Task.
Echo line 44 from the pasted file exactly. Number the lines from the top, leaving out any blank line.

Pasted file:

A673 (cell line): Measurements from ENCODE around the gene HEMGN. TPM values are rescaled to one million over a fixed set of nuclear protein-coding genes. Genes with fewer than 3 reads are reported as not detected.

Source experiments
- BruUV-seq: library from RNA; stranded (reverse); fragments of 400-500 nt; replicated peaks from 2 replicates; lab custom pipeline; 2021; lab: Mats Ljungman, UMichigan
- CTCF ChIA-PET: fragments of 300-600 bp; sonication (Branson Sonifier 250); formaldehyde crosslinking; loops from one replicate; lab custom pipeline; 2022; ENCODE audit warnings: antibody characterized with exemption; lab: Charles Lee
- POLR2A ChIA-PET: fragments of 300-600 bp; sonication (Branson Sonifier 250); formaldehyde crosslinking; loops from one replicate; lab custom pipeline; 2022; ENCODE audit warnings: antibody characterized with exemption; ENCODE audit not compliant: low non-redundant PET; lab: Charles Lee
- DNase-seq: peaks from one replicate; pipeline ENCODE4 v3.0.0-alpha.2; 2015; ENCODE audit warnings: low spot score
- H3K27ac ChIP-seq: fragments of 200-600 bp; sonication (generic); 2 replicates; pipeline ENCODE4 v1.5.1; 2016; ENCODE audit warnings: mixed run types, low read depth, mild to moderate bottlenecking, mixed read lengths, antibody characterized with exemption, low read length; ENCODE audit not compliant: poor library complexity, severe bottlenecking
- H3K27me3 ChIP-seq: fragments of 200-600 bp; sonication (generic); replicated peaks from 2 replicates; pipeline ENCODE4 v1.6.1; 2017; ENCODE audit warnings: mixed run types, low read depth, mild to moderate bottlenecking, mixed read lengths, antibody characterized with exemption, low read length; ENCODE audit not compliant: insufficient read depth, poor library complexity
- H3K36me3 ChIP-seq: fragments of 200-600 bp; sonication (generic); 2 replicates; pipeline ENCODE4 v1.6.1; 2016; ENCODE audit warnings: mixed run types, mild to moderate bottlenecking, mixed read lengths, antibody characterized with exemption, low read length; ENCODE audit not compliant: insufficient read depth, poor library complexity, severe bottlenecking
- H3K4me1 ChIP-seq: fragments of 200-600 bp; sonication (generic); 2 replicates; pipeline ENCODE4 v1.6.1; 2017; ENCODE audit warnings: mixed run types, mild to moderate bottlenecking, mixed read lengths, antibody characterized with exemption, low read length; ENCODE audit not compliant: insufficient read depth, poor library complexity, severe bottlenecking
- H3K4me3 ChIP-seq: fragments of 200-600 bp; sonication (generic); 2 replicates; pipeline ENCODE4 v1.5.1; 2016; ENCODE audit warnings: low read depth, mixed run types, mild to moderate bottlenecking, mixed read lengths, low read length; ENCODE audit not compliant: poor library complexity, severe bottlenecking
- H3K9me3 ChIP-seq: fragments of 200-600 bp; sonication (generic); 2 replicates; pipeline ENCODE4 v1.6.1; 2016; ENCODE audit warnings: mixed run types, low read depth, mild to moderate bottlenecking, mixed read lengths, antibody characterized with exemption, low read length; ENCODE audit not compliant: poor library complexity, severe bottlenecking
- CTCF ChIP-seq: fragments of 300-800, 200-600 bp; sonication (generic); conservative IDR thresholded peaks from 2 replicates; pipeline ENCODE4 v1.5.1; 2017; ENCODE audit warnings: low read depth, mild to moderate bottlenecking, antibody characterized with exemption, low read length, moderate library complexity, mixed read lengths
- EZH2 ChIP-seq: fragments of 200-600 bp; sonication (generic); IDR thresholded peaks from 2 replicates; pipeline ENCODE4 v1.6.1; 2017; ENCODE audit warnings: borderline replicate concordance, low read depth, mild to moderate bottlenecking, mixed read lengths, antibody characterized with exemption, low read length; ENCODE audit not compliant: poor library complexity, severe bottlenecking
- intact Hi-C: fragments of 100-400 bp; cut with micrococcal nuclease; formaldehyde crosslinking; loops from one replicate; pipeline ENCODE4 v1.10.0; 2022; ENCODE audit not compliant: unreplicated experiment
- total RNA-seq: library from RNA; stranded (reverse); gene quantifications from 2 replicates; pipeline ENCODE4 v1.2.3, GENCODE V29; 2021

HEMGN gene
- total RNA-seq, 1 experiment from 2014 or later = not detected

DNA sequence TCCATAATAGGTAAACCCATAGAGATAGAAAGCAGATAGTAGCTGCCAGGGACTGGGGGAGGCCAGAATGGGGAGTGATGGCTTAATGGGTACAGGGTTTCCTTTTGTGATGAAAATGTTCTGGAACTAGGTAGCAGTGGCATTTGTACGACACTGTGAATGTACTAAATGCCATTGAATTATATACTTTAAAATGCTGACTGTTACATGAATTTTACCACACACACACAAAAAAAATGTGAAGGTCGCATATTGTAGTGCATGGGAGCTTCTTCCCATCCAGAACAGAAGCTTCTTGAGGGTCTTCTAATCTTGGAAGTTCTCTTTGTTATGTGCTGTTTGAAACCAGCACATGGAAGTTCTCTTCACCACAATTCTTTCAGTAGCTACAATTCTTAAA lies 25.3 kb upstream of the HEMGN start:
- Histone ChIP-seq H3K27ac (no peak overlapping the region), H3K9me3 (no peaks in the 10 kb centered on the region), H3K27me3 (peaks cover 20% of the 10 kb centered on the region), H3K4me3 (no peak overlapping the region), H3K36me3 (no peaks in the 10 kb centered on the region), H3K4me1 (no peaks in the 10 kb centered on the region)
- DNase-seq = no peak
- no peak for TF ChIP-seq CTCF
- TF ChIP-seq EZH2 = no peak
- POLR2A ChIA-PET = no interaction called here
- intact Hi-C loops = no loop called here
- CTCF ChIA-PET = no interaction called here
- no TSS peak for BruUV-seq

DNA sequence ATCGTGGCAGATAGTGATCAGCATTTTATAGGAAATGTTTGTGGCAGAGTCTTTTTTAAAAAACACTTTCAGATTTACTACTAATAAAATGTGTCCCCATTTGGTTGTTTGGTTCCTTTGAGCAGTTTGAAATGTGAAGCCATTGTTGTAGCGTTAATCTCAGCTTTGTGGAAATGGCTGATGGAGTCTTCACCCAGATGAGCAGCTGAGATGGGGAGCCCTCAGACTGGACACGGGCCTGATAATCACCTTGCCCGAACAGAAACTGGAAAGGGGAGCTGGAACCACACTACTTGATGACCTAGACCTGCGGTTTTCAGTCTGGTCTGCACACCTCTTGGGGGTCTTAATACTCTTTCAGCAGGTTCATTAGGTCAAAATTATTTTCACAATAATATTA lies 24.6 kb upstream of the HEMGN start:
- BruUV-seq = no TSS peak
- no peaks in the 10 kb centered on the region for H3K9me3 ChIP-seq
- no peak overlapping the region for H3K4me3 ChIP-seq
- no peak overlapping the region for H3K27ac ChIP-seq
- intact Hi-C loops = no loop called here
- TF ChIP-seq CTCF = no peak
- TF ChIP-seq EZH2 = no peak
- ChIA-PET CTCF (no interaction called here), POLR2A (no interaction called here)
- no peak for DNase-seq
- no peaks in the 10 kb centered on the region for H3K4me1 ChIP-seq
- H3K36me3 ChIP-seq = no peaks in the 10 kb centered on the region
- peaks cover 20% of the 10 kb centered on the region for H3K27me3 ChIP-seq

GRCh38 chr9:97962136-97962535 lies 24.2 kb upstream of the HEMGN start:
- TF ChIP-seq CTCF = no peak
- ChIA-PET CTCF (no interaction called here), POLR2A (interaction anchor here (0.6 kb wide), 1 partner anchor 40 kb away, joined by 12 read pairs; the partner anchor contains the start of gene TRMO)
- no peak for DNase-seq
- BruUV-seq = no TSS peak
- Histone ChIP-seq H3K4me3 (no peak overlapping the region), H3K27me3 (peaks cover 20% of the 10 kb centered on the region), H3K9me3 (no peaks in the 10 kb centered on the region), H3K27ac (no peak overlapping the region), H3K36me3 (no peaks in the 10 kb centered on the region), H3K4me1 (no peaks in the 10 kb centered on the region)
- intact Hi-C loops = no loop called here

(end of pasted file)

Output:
- no peak for DNase-seq